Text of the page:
In recent years, assistance aimed at promoting democracy abroad has become a major component of U.S. foreign aid and of the U.S. government's post-Cold War policy of seeking to enlarge the international community of democratic nations. Despite its rapid growth, however, democracy assistance remains poorly understood in practice, and its value is frequently questioned.

This landmark study, an examination of U.S. democracy assistance efforts in Romania, is the first comprehensive analysis of the workings—and failings—of U.S. democracy assistance in one country. Based on the author's extensive field research, the study provides widely applicable answers to key questions about the value, strategies, methods, and future of such assistance.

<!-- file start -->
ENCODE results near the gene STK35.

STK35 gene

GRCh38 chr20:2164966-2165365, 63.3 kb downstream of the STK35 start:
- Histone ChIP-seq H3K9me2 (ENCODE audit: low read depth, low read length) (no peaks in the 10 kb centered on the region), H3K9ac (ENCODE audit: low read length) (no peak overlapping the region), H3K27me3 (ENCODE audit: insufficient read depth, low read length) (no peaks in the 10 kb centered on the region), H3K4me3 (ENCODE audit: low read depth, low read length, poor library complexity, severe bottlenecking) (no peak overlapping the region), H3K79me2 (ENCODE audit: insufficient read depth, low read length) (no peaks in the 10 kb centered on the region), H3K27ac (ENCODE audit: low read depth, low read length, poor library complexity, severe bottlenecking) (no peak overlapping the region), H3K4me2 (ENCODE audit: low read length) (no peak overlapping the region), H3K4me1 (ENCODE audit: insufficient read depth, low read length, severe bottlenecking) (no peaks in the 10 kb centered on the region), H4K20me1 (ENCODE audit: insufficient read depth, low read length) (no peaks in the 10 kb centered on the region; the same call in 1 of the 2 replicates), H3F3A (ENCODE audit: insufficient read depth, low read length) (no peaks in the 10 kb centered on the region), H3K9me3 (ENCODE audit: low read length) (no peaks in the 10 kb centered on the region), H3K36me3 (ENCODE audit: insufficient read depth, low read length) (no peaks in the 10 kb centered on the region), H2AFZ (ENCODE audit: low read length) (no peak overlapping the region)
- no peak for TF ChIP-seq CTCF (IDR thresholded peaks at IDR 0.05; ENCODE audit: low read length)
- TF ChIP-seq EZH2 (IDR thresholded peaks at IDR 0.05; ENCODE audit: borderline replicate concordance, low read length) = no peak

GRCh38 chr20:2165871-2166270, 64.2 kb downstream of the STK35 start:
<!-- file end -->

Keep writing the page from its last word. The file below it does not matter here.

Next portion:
Reviews for this publication

“This is a thoughtful account of how projecting the values of one culture into another for the best of motives can go wrong, and it deserves to be read by all those committed to seeing East Europeans enjoying the life chances and liberties that we take for granted in the Atlantic democracies.”
—Europe–Asia Studies